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Microneedle Enzyme Sensor Arrays for Continuous In Vivo Monitoring / Anthony E.G. Cass; Sanjiv Sharma

Enzymes as Sensors, Volume: 589, Pages: 413 - 427

Swansea University Author: Sanjiv, Sharma

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Abstract

Microneedle enzyme sensors by virtue of their minimally invasive and hence pain-free penetration of skin allow for the measurement of metabolites, biomarkers, and drugs in the interstitial fluid that bathes the dermal tissue. Such devices if they are to be adopted widely into clinical practice need...

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Published in: Enzymes as Sensors
ISBN: 9780128054062
ISSN: 0076-6879 1557-7988
Published: Elsevier 2017
Online Access: Check full text

URI: https://cronfa.swan.ac.uk/Record/cronfa36254
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Abstract: Microneedle enzyme sensors by virtue of their minimally invasive and hence pain-free penetration of skin allow for the measurement of metabolites, biomarkers, and drugs in the interstitial fluid that bathes the dermal tissue. Such devices if they are to be adopted widely into clinical practice need to be capable of delivering reliable measurements over extended periods of time (days) and to be fabricated by low-cost, scalable methods. Using injection molding of the base structures in polycarbonate, metal film deposition by sputtering and enzyme immobilization by electrodeposition can meet these requirements. The workflow to produce devices for clinical evaluation is then completed by sterilization and packaging. In vitro evaluation of the sensors’ response to varying analyte concentrations and their mechanical testing establish performance and safety characteristics. While most of the work is focused on glucose sensing, reflecting the significance of the global diabetes “epidemic,” the microneedles can also be used to measure lactate (another metabolite) and theophylline (a therapeutic drug).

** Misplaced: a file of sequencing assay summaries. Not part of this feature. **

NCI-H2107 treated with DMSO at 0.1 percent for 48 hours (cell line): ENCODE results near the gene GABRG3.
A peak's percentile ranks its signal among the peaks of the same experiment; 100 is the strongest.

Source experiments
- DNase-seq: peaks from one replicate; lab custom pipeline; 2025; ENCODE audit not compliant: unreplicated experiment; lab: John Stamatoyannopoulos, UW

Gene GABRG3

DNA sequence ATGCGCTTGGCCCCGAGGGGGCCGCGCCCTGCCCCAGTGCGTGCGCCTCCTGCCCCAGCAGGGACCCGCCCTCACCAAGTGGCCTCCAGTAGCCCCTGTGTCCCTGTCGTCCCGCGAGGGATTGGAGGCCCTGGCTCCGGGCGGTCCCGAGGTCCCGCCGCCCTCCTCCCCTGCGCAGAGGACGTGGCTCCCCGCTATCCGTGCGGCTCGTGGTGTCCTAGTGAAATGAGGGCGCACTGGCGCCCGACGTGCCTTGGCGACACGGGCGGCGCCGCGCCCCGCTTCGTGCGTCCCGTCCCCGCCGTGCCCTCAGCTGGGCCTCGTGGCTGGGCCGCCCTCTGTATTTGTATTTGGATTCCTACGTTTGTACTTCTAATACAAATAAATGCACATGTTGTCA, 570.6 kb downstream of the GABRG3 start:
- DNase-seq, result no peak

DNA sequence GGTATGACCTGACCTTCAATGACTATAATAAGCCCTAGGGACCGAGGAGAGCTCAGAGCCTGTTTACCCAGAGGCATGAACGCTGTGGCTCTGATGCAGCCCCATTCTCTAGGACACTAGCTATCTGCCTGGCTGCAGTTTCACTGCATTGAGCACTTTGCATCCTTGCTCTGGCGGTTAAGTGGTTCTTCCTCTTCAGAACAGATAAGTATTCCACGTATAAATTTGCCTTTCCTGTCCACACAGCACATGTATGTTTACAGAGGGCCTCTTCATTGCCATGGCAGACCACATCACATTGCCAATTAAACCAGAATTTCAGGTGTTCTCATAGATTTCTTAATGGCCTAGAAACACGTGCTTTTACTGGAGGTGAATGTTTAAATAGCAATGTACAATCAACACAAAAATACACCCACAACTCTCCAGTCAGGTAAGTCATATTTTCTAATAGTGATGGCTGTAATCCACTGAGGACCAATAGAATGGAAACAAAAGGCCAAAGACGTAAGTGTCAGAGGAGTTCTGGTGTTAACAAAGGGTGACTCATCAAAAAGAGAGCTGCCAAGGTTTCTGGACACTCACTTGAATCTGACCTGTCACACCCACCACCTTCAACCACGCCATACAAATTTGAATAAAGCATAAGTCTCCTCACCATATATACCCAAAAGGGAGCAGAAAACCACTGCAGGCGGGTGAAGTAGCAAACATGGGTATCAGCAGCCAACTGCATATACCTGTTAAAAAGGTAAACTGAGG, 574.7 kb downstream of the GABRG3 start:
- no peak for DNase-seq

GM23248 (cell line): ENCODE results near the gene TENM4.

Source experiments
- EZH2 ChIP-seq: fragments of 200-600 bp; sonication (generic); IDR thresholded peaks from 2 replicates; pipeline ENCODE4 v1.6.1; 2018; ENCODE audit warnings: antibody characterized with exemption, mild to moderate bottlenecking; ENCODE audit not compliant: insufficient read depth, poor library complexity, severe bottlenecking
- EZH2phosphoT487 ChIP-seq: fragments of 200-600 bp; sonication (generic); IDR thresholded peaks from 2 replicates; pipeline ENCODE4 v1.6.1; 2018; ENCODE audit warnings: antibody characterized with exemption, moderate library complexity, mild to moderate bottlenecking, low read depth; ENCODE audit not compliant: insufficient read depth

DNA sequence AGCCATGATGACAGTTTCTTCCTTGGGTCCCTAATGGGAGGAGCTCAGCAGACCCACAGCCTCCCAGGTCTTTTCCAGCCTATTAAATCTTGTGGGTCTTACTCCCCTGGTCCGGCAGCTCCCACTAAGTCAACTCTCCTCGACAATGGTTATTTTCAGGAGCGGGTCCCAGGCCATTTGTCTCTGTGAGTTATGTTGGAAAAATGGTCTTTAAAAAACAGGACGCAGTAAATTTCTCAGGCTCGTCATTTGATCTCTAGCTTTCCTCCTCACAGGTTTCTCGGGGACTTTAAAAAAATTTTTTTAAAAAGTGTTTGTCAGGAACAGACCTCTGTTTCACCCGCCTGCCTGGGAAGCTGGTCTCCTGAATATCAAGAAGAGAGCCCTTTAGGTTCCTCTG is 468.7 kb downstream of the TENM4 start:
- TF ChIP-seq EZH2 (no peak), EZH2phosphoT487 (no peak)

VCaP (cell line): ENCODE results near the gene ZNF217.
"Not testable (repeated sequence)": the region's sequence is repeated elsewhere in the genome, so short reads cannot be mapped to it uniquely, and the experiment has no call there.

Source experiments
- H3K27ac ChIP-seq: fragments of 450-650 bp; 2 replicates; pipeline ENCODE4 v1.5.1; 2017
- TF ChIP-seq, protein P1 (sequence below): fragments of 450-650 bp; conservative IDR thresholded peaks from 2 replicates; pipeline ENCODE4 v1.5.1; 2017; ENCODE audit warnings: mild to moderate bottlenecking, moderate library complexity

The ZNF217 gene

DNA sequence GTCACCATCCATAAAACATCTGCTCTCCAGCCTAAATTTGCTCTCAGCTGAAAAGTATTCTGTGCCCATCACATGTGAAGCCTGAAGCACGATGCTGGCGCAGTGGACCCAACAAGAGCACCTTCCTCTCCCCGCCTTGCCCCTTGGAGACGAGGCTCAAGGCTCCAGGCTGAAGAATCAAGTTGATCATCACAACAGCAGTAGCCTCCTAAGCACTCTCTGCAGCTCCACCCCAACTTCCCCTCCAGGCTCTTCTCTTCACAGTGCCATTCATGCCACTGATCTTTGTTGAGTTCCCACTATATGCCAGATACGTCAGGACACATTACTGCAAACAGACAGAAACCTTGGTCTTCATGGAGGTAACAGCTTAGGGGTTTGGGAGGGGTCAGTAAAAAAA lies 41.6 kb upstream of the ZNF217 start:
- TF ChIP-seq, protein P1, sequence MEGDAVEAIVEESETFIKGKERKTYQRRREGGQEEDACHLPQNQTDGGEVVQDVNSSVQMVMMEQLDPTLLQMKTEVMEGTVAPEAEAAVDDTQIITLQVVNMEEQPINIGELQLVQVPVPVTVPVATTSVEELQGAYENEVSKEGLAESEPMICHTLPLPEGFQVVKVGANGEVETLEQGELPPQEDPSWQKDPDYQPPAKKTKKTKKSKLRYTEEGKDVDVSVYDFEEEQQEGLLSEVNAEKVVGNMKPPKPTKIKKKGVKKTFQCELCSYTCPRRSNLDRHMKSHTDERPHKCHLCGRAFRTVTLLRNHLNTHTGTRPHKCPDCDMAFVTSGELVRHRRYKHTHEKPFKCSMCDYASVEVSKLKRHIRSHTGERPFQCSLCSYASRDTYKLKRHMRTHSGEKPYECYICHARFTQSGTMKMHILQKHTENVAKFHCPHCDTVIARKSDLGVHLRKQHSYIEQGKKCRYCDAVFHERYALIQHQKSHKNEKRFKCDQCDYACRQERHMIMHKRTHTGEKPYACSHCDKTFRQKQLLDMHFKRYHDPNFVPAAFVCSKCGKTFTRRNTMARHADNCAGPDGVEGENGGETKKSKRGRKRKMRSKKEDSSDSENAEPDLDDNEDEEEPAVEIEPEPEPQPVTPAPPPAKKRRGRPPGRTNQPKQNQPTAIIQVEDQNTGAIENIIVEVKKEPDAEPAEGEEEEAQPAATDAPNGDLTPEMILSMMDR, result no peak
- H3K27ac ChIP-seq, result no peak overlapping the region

Keywords: Injection moldingElectropolymerizationDiabetesContinuous glucose monitoring
College: College of Engineering
Start Page: 413
End Page: 427